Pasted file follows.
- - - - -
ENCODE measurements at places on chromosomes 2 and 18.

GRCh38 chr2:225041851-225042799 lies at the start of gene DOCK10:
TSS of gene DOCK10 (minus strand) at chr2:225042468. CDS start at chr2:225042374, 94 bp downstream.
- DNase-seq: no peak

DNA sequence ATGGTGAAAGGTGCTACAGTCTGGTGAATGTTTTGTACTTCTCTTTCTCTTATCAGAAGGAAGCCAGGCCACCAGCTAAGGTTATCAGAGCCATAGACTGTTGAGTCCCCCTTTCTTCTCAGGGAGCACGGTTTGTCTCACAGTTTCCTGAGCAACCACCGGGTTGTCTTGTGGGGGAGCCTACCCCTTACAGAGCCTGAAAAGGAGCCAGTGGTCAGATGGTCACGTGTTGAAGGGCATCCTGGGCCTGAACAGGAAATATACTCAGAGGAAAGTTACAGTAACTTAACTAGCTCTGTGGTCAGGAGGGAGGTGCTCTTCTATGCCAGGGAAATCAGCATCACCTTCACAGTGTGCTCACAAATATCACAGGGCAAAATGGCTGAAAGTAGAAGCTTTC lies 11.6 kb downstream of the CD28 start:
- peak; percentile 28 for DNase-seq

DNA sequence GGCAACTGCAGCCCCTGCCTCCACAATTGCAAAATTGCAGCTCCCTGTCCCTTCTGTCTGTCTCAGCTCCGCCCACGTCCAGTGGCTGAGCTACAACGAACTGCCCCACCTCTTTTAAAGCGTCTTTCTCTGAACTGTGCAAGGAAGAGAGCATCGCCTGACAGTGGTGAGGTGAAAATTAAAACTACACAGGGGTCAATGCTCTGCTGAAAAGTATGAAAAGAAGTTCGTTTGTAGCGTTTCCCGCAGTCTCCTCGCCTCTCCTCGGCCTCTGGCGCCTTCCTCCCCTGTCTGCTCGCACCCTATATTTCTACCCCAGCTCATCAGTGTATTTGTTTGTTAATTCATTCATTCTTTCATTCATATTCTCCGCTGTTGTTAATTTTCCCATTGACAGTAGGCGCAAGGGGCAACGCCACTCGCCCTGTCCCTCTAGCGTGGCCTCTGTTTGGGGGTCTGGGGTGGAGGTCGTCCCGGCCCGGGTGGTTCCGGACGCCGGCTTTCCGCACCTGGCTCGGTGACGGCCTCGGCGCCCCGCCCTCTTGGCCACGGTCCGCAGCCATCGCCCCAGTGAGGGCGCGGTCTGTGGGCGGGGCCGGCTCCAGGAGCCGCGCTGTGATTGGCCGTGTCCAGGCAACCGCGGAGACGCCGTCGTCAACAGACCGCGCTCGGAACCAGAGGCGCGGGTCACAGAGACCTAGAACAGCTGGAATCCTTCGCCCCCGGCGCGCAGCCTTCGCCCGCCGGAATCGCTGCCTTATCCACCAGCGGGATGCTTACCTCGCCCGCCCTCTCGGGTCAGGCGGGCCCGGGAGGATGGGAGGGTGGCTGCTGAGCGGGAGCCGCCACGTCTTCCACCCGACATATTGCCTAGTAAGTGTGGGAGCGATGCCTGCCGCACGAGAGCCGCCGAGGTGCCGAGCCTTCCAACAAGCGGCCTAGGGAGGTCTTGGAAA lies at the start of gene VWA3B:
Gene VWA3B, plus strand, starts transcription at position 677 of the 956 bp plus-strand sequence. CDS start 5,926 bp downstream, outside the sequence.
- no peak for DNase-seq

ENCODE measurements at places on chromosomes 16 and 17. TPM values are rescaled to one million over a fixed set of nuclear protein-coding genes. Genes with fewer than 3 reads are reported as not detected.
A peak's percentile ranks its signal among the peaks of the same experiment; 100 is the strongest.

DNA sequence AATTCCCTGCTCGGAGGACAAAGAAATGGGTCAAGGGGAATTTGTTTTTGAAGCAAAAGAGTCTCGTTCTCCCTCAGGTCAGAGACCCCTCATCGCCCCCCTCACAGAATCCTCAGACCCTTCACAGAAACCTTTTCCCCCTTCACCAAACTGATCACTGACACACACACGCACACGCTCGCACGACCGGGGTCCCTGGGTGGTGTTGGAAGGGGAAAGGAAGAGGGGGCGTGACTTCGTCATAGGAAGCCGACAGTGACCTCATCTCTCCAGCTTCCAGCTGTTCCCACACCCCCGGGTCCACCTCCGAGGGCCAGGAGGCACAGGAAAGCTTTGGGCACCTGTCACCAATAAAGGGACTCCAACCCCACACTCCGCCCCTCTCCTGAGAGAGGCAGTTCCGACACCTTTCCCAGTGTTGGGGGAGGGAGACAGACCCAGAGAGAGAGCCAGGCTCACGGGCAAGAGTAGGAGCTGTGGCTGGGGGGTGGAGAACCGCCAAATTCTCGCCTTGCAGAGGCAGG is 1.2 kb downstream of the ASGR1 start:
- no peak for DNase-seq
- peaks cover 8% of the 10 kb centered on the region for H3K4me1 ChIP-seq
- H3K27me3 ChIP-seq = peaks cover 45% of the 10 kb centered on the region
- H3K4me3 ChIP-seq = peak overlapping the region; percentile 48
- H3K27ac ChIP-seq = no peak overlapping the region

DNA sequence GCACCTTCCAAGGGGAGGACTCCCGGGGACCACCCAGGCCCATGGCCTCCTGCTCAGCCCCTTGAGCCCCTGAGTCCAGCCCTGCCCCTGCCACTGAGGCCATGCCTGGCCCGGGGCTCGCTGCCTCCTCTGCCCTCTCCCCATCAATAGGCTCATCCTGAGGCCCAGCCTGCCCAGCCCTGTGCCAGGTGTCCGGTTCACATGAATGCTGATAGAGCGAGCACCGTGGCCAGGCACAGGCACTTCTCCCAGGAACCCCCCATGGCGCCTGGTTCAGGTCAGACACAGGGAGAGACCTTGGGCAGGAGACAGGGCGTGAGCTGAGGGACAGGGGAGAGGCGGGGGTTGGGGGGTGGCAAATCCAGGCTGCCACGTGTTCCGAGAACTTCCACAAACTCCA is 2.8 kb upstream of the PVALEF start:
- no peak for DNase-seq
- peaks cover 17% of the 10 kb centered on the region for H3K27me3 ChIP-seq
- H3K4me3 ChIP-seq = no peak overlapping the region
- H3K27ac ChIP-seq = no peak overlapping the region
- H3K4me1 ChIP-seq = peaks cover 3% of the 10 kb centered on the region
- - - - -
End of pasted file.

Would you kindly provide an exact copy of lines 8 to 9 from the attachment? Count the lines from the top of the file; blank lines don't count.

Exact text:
Gene VWA3B, plus strand, starts transcription at position 677 of the 956 bp plus-strand sequence. CDS start 5,926 bp downstream, outside the sequence.
- no peak for DNase-seq